Monday, February 16, 2009

Help me – I want to be a father !

I recently received a heartbreaking email from a young man.

My medical history is as follows. I have been treated for testicular cancer in 2003 and one of my testicles is removed with a surgery. Before and after the surgery I have undergone 4 cycles each of chemotherapy. Every 6 months I get the blood tests done and everything seems to be normal for me. Last year April I have undergone testicular biopsy and it resulted in azoospermia. Last month I got the FSH blood tests done and it came out as 23.51.I have consulted many doctors and as my FSH is high one of the doctor has referred us to sperm donor program. Is this my only option ? Is there any way I can have a baby with my own sperm ?

Unfortunately, this man now has complete testicular failure; and his sperm production has been wiped out as a result of the cancer chemotherapy. Ideally, his sperm should have been banked ( cryopreserved in a sperm bank) prior to his starting chemotherapy. Unfortunately, this was not done, as a result of which his only options now are adoption; donor insemination; or child-free living. His ignorance - and the fact that his oncologist and surgeon did not bother to discuss his future reproductive options wiht him) have proven to be very expensive for him.

There is no doubt that cancer can be a life-threatening illness , but the good news is that many young patients are now surviving their disease and its treatment because of recent medical advances. They have their whole lives ahead of them - and having babies is one of the things most young people look forward to doing. Unfortunately, without enough information, they are not aware of the impact of the chemotherapy and radiation on their testicular function; and when they find out they cannot have a baby, will often resent the fact that their doctor did not discuss their treatment options with them at the time the diagnosis was made.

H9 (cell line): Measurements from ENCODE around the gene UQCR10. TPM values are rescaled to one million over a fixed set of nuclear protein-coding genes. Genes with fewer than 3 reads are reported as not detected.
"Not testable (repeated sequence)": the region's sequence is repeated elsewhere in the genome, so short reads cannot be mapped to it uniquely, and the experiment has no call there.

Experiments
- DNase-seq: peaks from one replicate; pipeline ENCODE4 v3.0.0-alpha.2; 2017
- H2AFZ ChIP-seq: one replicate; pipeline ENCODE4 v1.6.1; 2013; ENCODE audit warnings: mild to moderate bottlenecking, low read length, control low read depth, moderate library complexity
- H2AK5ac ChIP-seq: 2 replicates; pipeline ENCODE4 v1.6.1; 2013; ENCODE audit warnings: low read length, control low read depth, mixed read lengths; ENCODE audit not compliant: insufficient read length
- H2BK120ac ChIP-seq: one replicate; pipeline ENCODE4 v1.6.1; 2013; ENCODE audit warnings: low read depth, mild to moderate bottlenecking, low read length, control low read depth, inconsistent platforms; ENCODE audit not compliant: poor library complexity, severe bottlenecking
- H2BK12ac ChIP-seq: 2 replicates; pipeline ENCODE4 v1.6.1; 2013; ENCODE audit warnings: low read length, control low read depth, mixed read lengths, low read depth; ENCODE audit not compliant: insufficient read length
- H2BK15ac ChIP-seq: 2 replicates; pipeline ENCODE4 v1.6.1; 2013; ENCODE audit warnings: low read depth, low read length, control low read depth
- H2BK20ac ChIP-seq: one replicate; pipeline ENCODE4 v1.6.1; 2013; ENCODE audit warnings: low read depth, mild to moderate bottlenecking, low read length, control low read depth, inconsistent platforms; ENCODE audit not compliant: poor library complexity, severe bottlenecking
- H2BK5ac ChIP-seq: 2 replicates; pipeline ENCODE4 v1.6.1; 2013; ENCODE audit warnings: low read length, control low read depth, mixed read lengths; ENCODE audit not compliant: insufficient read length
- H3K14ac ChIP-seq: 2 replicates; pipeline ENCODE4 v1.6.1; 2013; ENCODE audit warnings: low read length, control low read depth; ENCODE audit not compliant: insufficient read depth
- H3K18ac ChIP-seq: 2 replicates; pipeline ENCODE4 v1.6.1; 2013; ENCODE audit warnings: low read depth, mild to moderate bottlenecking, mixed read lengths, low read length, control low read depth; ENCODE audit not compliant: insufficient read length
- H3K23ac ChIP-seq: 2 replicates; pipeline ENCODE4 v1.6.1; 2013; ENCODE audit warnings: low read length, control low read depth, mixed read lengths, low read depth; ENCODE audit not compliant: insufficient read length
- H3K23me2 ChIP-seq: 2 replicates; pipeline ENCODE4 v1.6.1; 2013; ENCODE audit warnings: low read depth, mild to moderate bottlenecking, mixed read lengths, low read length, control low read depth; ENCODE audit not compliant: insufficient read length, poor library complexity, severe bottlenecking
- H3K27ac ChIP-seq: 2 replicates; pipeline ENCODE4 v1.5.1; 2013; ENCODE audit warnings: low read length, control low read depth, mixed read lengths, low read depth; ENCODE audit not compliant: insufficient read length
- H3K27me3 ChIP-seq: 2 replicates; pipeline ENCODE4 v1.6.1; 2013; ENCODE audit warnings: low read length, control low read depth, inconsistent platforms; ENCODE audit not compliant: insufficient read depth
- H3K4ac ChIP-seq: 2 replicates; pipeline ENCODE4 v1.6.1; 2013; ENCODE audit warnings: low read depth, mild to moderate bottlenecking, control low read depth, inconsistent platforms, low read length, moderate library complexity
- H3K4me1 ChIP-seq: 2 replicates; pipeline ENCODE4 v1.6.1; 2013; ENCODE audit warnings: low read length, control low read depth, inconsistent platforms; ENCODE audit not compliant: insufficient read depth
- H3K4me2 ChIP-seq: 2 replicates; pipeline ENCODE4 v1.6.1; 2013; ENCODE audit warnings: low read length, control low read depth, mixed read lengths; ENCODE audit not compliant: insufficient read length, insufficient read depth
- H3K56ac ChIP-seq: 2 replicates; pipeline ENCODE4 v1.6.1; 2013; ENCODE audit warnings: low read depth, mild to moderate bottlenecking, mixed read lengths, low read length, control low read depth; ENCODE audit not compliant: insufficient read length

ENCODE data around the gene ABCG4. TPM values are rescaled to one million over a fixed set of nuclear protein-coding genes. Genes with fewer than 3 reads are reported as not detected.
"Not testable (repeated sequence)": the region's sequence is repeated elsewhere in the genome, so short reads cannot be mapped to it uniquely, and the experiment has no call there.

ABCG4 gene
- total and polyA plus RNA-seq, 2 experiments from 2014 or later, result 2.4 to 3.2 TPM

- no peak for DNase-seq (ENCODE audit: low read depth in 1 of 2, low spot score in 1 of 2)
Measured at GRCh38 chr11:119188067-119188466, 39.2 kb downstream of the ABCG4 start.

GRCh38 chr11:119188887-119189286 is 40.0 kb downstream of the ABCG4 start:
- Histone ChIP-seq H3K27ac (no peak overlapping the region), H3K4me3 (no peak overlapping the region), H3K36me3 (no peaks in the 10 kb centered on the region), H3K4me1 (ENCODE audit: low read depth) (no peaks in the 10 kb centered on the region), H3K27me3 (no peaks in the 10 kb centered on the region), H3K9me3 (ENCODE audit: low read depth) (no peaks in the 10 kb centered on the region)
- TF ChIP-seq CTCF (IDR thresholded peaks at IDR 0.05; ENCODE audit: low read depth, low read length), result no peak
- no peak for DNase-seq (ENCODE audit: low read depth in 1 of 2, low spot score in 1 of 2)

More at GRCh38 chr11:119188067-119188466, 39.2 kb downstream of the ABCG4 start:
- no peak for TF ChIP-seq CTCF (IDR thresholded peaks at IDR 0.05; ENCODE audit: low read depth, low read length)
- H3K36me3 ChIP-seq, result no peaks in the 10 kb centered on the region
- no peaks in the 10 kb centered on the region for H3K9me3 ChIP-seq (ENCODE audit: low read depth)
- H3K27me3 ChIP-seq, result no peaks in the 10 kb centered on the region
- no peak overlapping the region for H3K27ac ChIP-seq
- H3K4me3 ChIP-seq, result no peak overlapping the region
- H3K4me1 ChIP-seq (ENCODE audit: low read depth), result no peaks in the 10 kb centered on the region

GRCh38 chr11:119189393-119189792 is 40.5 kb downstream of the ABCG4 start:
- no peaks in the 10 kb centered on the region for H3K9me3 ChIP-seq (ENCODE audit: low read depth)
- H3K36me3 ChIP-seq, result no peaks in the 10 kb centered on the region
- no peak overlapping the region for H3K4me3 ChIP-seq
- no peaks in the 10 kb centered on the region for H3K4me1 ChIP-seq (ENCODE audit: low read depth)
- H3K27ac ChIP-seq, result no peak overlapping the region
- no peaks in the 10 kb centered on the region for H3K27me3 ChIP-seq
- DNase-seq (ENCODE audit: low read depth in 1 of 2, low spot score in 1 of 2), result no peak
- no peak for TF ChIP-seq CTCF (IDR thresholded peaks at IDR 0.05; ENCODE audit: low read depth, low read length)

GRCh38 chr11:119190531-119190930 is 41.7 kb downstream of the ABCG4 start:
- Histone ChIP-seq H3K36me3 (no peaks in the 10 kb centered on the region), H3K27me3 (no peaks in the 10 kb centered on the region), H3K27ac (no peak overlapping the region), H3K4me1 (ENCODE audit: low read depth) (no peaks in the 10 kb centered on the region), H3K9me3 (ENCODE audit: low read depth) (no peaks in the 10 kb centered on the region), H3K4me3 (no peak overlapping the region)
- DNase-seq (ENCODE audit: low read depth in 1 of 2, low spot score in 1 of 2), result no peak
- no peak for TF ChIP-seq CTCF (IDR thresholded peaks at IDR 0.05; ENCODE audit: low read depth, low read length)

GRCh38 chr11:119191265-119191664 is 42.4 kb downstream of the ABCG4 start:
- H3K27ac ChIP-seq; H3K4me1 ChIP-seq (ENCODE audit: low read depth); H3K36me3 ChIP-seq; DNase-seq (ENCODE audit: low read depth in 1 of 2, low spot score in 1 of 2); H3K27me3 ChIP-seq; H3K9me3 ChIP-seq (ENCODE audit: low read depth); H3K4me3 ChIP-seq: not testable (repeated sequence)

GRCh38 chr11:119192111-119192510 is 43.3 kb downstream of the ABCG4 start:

Oncologists are so focussed on saving lives and managing cancer, that they often fail to discuss reproduction with their patients - and the fact that sperm can be safely and easily banked prior to treatment. This failure causes major heartburn in their patients later on !

This man's story is so different from Lance Armstrong, who banked his sperm prior to taking treatment for his cancer. He used his stored sperm to have his children, after conquering his disease. Lance is doing great work in empowering young cancer patients with information about what they can do to preserve their fertility - I just wish more doctors would do so too !

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1 comment:

  1. Anonymous6:04 AM

    Yah, I had testicular cancer, I banked before radiation.

    I relapsed. I banked some more before chemotherapy, my sperm had recovered from radiation after 2+ years, but better safe than sorry before chemotherapy.


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